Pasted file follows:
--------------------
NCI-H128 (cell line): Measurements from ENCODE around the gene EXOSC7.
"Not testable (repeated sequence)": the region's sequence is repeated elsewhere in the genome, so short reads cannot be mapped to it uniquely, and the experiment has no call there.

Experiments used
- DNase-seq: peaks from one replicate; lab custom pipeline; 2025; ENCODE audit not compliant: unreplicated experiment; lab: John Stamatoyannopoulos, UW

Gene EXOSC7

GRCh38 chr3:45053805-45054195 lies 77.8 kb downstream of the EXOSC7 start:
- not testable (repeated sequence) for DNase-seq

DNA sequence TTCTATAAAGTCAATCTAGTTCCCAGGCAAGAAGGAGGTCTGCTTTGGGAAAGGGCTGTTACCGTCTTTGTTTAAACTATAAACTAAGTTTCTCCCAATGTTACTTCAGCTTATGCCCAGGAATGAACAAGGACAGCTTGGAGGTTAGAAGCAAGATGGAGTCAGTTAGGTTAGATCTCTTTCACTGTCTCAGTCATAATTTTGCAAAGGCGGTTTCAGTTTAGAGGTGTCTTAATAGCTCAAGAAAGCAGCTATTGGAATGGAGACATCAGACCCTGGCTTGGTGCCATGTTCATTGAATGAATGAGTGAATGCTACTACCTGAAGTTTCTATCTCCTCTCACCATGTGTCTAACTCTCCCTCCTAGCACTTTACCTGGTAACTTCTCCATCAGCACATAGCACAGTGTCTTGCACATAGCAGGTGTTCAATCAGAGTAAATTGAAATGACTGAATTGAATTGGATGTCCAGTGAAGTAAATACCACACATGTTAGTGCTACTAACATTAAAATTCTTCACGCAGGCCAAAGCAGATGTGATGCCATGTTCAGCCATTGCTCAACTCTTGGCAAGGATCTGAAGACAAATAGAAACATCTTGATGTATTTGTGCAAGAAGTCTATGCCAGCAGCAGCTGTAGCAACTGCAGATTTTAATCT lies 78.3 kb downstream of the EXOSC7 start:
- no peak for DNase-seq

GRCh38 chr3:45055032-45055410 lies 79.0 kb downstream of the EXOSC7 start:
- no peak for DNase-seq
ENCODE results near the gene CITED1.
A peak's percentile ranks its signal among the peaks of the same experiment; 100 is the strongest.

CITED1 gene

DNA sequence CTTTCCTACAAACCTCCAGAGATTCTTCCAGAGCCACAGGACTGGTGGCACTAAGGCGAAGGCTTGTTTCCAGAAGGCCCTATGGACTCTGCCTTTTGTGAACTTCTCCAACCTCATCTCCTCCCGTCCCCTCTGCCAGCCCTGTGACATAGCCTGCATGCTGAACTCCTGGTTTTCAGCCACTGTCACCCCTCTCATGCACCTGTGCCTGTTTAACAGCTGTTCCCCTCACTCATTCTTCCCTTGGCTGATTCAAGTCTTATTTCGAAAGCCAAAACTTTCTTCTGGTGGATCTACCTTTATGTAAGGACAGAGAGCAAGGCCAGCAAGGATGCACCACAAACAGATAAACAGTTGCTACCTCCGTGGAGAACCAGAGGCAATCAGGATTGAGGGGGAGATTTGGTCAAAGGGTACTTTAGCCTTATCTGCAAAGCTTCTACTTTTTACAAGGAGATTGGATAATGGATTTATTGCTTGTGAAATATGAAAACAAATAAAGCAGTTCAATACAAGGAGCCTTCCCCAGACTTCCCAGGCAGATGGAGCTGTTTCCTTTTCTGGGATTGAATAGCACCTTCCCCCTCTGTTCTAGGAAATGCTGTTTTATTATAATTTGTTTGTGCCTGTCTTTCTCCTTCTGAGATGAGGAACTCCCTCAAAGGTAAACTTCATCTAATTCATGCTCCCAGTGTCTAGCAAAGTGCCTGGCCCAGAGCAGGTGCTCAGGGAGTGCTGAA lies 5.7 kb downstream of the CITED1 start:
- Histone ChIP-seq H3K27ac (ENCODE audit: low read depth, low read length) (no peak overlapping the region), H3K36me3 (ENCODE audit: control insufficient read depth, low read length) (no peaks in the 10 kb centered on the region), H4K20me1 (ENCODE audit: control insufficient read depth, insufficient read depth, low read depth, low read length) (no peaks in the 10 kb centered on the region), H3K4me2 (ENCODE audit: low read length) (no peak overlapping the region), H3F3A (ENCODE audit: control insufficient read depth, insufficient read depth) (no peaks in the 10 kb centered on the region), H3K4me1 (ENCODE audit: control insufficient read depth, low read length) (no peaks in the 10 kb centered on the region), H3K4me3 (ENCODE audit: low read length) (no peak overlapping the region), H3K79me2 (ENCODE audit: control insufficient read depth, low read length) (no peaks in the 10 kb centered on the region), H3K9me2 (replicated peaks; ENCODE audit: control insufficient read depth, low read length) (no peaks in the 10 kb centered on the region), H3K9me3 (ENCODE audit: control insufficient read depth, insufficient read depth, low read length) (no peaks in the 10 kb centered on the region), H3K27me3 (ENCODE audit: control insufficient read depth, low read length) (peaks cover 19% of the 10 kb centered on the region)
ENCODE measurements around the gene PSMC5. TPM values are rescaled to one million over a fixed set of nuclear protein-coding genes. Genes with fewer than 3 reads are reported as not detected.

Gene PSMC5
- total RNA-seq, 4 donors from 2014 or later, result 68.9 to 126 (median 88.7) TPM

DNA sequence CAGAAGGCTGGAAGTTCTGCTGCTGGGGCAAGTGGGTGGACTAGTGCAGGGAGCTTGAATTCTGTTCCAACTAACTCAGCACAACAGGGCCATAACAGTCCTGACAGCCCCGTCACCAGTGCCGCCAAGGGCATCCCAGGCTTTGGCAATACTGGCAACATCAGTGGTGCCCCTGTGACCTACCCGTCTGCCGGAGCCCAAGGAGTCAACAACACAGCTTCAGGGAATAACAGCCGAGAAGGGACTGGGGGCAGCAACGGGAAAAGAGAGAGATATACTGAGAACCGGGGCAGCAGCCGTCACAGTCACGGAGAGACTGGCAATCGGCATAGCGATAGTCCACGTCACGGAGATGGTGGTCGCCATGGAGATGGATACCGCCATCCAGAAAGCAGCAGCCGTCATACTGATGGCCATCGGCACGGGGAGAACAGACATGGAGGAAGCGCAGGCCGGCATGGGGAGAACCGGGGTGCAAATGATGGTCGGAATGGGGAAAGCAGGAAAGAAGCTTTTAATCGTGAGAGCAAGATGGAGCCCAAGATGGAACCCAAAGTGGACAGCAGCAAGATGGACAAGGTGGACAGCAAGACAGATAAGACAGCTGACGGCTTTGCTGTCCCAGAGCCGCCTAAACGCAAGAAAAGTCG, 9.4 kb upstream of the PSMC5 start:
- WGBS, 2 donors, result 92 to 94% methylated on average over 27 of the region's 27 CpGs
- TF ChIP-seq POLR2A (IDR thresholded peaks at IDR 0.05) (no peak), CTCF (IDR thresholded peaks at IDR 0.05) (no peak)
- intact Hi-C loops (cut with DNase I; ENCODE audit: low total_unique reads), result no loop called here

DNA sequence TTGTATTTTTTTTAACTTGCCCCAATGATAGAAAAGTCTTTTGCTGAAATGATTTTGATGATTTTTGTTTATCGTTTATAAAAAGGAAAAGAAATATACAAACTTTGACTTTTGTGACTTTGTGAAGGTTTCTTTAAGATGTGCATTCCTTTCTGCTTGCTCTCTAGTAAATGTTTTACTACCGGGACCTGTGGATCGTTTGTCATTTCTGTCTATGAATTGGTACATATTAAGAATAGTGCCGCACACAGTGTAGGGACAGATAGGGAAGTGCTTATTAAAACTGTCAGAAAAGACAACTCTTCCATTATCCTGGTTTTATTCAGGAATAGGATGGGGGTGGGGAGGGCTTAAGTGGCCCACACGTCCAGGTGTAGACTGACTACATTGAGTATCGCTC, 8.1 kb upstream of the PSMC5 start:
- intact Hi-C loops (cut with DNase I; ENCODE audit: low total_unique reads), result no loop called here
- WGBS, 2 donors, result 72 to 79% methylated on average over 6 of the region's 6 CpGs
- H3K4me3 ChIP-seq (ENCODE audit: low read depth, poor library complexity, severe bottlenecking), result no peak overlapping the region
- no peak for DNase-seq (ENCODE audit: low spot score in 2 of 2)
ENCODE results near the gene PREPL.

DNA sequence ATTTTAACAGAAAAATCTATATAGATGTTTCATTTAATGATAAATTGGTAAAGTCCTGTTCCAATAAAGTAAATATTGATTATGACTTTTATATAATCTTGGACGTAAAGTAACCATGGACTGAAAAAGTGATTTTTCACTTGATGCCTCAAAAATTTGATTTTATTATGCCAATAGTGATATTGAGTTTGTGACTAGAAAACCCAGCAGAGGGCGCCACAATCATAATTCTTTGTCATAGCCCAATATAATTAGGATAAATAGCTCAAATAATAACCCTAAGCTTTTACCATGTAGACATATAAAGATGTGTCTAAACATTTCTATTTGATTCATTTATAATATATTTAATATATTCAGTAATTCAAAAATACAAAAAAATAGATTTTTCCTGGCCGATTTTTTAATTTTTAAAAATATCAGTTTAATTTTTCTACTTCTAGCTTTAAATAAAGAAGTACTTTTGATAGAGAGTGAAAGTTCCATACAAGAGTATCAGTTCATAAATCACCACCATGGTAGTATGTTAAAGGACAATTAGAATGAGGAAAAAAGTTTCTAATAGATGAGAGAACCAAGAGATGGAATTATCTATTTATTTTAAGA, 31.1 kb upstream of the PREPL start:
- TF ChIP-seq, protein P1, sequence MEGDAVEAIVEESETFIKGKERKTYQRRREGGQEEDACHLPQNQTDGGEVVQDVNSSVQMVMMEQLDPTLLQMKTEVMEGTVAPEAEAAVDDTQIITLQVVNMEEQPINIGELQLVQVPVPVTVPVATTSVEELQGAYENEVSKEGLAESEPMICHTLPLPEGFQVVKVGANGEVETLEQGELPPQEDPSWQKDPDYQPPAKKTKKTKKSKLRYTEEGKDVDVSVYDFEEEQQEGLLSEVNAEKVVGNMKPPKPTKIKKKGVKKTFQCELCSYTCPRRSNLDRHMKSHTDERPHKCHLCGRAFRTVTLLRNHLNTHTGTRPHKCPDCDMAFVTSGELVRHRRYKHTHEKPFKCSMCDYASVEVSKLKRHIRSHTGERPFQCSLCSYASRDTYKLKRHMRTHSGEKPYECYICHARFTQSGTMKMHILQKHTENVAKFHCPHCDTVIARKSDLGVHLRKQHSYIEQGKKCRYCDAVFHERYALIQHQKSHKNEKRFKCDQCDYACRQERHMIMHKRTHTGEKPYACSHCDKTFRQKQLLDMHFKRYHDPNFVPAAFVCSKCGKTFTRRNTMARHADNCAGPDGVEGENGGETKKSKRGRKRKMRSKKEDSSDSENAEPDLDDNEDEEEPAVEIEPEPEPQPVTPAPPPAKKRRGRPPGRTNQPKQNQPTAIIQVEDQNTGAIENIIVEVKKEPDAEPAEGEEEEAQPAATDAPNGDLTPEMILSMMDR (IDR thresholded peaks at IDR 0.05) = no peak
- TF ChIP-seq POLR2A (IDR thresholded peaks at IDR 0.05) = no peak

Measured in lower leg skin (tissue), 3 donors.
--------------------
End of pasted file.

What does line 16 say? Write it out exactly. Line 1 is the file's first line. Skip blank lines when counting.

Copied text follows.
- Histone ChIP-seq H3K27ac (ENCODE audit: low read depth, low read length) (no peak overlapping the region), H3K36me3 (ENCODE audit: control insufficient read depth, low read length) (no peaks in the 10 kb centered on the region), H4K20me1 (ENCODE audit: control insufficient read depth, insufficient read depth, low read depth, low read length) (no peaks in the 10 kb centered on the region), H3K4me2 (ENCODE audit: low read length) (no peak overlapping the region), H3F3A (ENCODE audit: control insufficient read depth, insufficient read depth) (no peaks in the 10 kb centered on the region), H3K4me1 (ENCODE audit: control insufficient read depth, low read length) (no peaks in the 10 kb centered on the region), H3K4me3 (ENCODE audit: low read length) (no peak overlapping the region), H3K79me2 (ENCODE audit: control insufficient read depth, low read length) (no peaks in the 10 kb centered on the region), H3K9me2 (replicated peaks; ENCODE audit: control insufficient read depth, low read length) (no peaks in the 10 kb centered on the region), H3K9me3 (ENCODE audit: control insufficient read depth, insufficient read depth, low read length) (no peaks in the 10 kb centered on the region), H3K27me3 (ENCODE audit: control insufficient read depth, low read length) (peaks cover 19% of the 10 kb centered on the region)